How Data Science didn’t scale a Summit

Web Summit kicked off in 2009 with a decidedly non-global feel to it. Firstly, it was called the “Dublin Tech Summit” and secondly, it had a journalistic / political focus to the discourse. This may have been a reflection of the founder, Paddy Cosgrave’s own interests; his previous foray into the world of startups having been a political social network called MiCandidate (interestingly the other co-founder who was bought out, is a rather well-known chap called Oisin Hanrahan who went on to found Handy, sold to US Homeservices group).

It was by all accounts a smallish affair in 2009 with 150 odd in attendance, with journalists from The Independent, The Guardian and Sky News, as well as digital leaders for the European Parliament and Conservative Party acting as the main attractions for the event. It made a few online tech websites locally in Dublin, however, I remember hearing very little of it at the time in Dublin, although thankfully Silicon Republic was there to document it.

In 2010, attendance trebled. Perhaps, more impressively, the calibre of attendees included tech luminaries such as Niklas Zennstrom of Skype, Jack Dorsey of Twitter and Michael Birch founder of Bebo. This may have been the event that really illustrated the hustle that Web Summit cofounders Paddy Cosgrave, David Kelly and Daire Hickey rarely get credit for, and made waves for the Web Summit beyond just the Irish tech scene and front of mind to a global audience.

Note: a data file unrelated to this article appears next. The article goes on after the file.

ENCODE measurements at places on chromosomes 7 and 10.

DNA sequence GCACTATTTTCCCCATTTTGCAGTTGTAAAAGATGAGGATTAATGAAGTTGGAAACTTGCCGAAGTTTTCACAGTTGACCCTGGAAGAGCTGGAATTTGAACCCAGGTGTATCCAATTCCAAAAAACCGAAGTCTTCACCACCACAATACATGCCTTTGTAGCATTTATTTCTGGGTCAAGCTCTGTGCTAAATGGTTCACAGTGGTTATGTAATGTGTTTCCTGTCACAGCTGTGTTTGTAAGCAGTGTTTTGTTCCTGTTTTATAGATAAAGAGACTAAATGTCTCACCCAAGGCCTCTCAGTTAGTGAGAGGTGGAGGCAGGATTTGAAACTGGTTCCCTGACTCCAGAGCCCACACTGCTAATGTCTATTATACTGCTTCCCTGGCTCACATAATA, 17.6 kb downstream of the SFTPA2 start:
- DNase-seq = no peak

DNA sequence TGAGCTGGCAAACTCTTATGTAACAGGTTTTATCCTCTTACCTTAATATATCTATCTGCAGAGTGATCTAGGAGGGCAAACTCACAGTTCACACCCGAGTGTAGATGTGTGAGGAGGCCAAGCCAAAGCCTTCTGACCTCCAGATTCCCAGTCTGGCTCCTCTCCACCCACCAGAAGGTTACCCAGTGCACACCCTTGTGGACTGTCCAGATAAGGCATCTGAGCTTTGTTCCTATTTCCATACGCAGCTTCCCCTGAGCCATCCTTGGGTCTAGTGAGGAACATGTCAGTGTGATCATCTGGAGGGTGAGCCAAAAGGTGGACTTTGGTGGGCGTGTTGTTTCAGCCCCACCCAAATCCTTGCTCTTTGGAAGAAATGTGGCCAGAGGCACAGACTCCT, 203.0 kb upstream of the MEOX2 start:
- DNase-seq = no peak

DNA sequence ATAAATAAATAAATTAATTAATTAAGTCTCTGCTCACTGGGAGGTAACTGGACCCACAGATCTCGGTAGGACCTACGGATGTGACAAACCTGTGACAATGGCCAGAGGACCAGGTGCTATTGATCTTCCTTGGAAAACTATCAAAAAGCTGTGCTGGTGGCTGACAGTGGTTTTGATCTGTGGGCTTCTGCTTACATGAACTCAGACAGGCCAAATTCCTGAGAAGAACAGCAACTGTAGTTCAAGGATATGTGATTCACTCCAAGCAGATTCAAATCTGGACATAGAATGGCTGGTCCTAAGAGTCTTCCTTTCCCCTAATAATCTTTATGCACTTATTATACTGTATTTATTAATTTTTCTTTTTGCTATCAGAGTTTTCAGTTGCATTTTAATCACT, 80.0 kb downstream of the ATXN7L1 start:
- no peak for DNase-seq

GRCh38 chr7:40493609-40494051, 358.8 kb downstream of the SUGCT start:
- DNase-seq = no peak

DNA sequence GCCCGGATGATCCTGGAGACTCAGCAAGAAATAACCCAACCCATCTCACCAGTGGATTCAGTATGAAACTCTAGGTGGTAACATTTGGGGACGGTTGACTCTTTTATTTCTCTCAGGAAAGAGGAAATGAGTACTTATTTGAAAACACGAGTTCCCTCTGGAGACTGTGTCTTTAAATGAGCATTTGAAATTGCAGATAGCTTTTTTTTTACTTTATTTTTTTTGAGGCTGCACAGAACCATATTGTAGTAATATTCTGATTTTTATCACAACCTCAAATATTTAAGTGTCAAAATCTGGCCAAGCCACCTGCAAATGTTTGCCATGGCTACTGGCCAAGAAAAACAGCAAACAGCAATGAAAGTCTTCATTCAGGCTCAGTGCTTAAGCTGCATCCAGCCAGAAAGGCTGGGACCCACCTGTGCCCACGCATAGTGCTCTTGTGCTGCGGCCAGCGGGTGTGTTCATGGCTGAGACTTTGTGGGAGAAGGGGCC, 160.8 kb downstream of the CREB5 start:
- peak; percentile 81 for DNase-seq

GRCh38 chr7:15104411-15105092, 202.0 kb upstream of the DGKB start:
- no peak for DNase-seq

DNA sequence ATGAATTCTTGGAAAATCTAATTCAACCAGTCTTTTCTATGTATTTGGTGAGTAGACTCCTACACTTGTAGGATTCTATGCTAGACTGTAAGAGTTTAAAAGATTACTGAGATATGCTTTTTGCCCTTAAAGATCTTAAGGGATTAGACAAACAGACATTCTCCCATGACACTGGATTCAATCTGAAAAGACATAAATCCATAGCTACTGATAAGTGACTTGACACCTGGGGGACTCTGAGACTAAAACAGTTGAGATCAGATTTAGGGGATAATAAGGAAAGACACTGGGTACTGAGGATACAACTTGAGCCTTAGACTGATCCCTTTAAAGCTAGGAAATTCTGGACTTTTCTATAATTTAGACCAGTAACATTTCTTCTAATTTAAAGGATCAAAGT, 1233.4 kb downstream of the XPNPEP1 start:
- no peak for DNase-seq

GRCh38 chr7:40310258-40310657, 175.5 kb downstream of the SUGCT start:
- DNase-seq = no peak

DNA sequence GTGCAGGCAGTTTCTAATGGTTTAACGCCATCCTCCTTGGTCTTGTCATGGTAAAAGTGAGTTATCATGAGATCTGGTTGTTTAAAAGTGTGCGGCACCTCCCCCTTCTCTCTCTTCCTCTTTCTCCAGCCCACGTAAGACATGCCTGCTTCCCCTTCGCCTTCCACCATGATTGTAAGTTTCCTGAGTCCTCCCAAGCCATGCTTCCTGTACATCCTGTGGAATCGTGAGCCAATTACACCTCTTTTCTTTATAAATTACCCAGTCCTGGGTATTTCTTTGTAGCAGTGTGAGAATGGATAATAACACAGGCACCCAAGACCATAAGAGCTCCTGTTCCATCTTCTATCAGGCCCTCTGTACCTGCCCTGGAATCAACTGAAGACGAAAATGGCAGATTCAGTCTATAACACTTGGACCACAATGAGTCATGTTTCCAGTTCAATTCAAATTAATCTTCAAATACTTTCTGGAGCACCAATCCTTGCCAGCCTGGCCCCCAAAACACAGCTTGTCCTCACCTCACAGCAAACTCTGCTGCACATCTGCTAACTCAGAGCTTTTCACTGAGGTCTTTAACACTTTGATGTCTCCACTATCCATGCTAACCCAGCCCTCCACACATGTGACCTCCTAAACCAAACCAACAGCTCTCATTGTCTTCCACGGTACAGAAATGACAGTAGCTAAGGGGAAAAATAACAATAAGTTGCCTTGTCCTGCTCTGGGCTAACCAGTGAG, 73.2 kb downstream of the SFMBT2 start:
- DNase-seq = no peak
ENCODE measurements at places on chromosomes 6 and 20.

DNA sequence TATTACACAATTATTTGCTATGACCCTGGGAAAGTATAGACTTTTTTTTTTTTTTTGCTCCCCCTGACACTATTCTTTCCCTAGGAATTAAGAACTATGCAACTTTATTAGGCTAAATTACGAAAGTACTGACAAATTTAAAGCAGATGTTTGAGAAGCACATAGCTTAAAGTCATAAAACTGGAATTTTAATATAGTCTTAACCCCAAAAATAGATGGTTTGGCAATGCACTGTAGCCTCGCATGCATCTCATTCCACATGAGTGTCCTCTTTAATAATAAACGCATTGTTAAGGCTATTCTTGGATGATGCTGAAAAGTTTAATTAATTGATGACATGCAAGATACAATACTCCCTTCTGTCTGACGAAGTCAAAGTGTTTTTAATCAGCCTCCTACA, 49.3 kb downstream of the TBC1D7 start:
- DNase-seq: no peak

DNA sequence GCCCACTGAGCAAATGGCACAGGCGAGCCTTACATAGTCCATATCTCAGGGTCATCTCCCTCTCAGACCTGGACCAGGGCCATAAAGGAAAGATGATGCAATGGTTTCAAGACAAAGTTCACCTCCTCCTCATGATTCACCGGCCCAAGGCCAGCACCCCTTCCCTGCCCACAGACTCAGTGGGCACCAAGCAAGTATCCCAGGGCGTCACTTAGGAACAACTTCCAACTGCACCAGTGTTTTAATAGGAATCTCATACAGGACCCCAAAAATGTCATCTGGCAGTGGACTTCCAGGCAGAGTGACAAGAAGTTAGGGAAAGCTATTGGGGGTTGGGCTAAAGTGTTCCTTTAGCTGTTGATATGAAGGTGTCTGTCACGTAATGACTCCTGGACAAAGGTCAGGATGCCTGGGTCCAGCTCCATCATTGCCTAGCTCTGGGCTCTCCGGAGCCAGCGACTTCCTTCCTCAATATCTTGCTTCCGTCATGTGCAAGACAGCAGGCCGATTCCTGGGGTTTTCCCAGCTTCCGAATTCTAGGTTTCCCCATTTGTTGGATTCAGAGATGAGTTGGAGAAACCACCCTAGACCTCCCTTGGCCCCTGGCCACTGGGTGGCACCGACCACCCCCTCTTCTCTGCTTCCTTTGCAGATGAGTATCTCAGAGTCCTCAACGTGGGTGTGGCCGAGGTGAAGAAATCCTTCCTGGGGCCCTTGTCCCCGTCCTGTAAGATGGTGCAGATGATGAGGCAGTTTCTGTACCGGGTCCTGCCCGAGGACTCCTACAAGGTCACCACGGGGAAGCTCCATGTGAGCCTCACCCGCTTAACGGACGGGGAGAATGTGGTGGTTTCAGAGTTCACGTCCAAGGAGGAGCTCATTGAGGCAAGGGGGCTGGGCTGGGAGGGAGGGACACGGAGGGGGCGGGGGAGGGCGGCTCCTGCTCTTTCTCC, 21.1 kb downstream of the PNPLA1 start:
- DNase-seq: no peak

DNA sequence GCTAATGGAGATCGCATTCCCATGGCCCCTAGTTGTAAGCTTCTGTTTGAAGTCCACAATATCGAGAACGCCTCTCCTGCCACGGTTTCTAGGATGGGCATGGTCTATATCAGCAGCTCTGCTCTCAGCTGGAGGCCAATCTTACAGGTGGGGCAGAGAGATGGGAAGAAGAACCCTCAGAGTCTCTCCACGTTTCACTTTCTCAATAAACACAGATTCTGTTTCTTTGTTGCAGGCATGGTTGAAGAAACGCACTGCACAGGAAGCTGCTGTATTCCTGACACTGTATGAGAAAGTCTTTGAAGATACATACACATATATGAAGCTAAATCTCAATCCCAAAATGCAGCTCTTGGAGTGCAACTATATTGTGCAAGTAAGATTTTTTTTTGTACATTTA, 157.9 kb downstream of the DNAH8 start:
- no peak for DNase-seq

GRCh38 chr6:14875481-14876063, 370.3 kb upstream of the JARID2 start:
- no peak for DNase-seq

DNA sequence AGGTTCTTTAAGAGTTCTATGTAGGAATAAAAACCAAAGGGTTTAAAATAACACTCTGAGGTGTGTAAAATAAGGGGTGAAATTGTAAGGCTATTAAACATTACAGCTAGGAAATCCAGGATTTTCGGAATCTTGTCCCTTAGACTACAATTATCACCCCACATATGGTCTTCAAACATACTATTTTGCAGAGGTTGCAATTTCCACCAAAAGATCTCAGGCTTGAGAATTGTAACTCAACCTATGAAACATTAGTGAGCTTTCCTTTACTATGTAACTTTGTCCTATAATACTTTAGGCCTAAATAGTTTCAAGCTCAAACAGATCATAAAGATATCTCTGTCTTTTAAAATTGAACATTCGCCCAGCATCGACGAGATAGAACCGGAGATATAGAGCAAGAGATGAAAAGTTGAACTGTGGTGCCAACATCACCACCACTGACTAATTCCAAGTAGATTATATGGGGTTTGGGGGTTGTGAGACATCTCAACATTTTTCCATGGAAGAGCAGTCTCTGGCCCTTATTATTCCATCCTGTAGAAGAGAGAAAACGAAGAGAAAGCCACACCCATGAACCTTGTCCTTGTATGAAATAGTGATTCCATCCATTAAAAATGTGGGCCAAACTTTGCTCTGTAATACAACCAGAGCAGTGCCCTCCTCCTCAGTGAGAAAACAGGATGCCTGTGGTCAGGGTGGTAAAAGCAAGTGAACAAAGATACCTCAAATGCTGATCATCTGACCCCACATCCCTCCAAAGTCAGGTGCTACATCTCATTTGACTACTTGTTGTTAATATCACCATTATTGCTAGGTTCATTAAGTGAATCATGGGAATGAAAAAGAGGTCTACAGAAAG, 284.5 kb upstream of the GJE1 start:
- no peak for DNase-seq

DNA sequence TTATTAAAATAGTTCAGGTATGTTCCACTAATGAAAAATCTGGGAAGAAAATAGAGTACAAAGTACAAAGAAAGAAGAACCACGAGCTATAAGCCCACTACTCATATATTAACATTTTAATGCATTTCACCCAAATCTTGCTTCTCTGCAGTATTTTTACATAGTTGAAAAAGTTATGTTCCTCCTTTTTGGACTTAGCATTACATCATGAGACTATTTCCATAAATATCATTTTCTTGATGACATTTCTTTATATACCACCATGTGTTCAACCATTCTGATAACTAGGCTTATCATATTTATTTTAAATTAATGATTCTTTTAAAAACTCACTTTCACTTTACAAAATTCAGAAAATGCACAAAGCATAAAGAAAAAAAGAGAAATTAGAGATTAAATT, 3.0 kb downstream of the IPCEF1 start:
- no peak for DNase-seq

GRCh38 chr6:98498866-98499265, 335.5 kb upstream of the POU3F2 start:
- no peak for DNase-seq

From 2011 on, the Web Summit experienced huge growth, doubling in attendance up to 2015 and since 2016 attracting over 60,000 attendees over a 3-4 day conference. It is without doubt an incredible success story that required exceptional hustle, leadership and execution on the part of the founding team, as well as the usual bit of luck and timing that create the recipe for this type of hockey stick trajectory.

Any other startup would get applauded for this type of growth, the creation of jobs, the attraction of tech leaders, the benefit to the economy. Web Summit’s path has been more cobbled, punctuated by bad press and worse feelings, they faced accusations of being a scam, anger about their tactics and eventually relocated to Lisbon when relations with the government soured.

The Official Line

But lets focus on the positive. In particular, what tactics are responsible for this phenomenal growth. The official line purported by Web Summit:

Our growth has been largely propelled by data science. Or more correctly, in my view, network science. While conference companies hire event managers, we hire physicists with PhDs in areas like complex systems and network analysis.

Paddy Cosgrave, Interview published in Wired.co.uk

As with any great marketing team, they employed a snappy phrase alongside this and it’s often referred back to in the marketing & corporate speak of the Web Summit: engineering serendipity

Beyond the Marketing Speak

Within a tech ecosystem that idolises AI & machine learning, every startup founder and their mother are talking about big data and algorithms.

However, if we’re looking at what helped Web Summit scale, could network science really be the secret ingredient? It sounds like a similar PR line to Airbnb claiming it’s growth lay on the back of employing additional photographers. Data science and algorithms start to make an impact when you have enough data points to feed the algorithm, before that its simply not a viable dataset.

Thinking back and reminiscing about the breakout years of Web Summit between 2012 -2016, the years they experienced explosive hockey stick growth from 4000 attendees to over 50,000 attendees, you’ll usually get one recurring theme:

One thing that everybody remembers in the early days  of the Web Summit, was the unrelenting stream of emails. What they did was email marketing on steroids. To incredible effect.

Email Marketing on Steroids